What we WON'T stand for.

The Houston Women’s March rejects all forms of racism, anti-Semitism, misogyny, white supremacy, oppression, and discrimination based on ethnicity, gender, ability, and other characterizations of our common shared humanity. HWM is led by women who are Jewish, Muslim, Buddhist, Christian, and other faith and belief descriptions. We are united in our love for our neighbors and our commitment to empower women. The Houston Women’s March is an independent Texas organization.

The National Women’s March released a statement yesterday about anti-Semitism (below this paragraph). While we appreciate the challenge of living intersectional lives and engaging intersectional conversations noted in this statement, we ask the national organization to go beyond merely noting that “Farrakhan’s statements about Jewish, queer, and trans people are not aligned with the Women’s March Unity Principles” and make a clearer and stronger renunciation of anti-Semitism, hate speech and the destructive actions that spring from hate-filled language.

From the National Women’s March organization:

“Anti-Semitism, misogyny, homophobia, transphobia, racism and white supremacy are and always will be indefensible.

“Women’s March is committed to fighting all forms of oppression as outlined in our Unity Principles. We will not tolerate anti-Semitism, racism, misogyny, homophobia, and transphobia and we condemn these expressions of hatred in all forms.

“Women’s March is an intersectional movement made up of organizers with different backgrounds, who work in different communities. Within the Women’s March movement, we are very conscious of the conversations that must be had across the intersections of race, religion and gender. We love and value our sister and co-President Tamika Mallory, who has played a key role in shaping these conversations. Neither we nor she shy away from the fact that intersectional movement building is difficult and often painful.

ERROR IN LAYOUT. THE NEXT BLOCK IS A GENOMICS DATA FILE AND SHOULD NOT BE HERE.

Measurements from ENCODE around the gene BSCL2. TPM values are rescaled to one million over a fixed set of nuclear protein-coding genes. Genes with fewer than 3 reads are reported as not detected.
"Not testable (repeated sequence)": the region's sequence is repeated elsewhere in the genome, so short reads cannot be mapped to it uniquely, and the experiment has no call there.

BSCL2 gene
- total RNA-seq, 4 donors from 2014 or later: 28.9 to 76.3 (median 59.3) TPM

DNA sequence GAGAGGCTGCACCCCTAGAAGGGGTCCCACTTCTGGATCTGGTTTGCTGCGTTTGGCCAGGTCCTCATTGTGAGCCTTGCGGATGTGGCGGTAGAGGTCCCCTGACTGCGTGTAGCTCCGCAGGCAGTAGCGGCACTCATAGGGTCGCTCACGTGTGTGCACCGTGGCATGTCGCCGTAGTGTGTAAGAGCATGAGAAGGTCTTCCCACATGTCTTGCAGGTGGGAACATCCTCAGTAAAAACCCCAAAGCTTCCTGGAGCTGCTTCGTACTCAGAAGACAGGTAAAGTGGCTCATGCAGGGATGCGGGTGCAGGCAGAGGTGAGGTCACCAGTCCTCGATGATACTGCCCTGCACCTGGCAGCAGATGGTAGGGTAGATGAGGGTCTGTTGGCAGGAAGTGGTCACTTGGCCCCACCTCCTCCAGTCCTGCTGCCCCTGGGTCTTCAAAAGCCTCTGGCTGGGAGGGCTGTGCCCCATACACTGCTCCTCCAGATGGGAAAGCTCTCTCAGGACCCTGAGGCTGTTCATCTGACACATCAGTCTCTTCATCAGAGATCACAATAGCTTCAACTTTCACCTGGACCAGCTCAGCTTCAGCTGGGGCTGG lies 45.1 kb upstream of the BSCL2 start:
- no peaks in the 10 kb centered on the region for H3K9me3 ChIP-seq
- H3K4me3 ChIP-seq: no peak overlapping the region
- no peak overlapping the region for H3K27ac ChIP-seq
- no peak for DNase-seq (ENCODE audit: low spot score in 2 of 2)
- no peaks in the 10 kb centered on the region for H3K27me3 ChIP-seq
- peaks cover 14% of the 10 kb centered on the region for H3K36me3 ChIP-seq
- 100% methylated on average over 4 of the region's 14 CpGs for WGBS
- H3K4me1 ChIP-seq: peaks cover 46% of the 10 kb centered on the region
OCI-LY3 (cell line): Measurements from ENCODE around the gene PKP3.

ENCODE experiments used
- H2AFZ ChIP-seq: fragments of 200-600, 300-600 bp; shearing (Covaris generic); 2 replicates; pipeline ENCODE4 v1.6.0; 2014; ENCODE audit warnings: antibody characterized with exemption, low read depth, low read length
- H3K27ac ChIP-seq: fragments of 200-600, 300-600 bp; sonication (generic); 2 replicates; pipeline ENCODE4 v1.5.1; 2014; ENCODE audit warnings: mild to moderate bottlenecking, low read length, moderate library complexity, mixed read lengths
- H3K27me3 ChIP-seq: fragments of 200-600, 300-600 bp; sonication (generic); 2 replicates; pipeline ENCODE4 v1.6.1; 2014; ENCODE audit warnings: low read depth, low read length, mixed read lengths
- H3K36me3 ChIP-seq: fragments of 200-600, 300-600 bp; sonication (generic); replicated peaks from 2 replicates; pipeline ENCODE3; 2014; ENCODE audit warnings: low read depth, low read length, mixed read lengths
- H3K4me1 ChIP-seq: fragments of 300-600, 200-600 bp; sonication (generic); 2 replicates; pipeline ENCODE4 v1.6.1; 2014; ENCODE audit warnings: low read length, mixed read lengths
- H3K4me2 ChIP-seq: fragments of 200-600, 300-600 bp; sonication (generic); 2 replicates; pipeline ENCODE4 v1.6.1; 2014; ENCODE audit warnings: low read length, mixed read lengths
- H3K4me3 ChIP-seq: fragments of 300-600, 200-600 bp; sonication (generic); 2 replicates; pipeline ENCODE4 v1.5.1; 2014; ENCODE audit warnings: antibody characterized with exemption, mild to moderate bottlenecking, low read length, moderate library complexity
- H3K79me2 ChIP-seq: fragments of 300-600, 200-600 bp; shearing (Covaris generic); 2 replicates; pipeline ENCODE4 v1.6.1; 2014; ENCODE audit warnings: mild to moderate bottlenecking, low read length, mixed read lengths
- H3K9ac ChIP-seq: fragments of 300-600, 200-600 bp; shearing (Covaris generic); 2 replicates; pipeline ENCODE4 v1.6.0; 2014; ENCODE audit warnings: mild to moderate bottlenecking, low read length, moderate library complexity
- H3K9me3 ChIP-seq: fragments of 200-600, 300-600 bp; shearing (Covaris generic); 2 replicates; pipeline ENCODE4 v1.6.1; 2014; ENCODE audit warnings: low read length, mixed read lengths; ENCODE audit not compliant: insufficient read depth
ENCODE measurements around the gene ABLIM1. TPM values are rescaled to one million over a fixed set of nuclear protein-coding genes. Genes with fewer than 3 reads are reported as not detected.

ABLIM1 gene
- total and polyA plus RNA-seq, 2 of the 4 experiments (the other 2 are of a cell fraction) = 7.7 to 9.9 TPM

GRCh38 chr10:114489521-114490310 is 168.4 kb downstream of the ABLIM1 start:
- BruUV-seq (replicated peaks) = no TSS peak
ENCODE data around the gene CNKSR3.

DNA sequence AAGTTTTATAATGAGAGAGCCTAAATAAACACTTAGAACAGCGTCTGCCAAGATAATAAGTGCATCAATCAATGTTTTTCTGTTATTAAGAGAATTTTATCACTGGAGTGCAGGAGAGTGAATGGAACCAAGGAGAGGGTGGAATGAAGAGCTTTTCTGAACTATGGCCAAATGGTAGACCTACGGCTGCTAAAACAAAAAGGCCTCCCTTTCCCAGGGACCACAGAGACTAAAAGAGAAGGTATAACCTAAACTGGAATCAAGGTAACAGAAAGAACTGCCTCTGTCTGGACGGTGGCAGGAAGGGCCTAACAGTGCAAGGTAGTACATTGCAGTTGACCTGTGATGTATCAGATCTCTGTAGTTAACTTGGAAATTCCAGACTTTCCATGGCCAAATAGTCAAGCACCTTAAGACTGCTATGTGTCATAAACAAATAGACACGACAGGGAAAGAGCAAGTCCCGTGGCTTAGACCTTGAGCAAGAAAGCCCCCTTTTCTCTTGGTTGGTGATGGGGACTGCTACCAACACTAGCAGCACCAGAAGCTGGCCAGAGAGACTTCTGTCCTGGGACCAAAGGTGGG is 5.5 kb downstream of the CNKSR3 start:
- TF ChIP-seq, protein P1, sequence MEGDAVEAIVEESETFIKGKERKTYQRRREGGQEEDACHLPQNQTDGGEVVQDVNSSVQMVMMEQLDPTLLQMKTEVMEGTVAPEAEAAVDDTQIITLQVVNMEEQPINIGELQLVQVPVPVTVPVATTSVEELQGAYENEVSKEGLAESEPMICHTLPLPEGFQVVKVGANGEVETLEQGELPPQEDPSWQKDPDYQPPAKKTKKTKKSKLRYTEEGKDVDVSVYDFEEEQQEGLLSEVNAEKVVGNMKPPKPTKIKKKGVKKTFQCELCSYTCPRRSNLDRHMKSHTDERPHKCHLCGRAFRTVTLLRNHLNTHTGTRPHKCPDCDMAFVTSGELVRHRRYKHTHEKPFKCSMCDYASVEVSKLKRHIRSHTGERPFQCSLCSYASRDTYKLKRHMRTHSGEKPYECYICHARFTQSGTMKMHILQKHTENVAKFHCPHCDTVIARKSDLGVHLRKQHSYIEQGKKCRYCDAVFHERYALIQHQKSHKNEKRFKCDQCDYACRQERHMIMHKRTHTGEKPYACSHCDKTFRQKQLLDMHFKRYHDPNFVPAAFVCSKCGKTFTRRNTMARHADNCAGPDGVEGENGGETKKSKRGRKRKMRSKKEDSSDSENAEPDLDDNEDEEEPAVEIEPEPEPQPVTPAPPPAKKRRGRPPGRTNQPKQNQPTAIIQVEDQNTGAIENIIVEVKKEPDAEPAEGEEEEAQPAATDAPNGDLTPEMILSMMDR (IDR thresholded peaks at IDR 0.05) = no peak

“Minister Farrakhan’s statements about Jewish, queer, and trans people are not aligned with the Women’s March Unity Principles, which were created by women of color leaders and are grounded in Kingian Nonviolence. Women’s March is holding conversations with queer, trans, Jewish and Black members of both our team and larger movement to create space for understanding and healing.

“Our external silence has been because we are holding these conversations and are trying to intentionally break the cycles that pit our communities against each other. We have work to do, as individuals, as an organization, as a movement, and as a nation.

“The world Women’s March seeks to build is one free from anti-Semitism, homophobia, transphobia, sexism, racism, and all forms of social violence. We are rooted in a vision of a world where all women—including Black women, Jewish women, lesbian, queer, bi and trans women, Muslim women, poor women, immigrant women, Indigenous women, and disabled women—are free and able to care for and nurture themselves and their families, however they are formed, in safe and healthy environments free from structural impediments.

“Building this world will take a long time and will require patience and empathy for each other.

“We believe it is worth it.

“In community,

“Women’s March”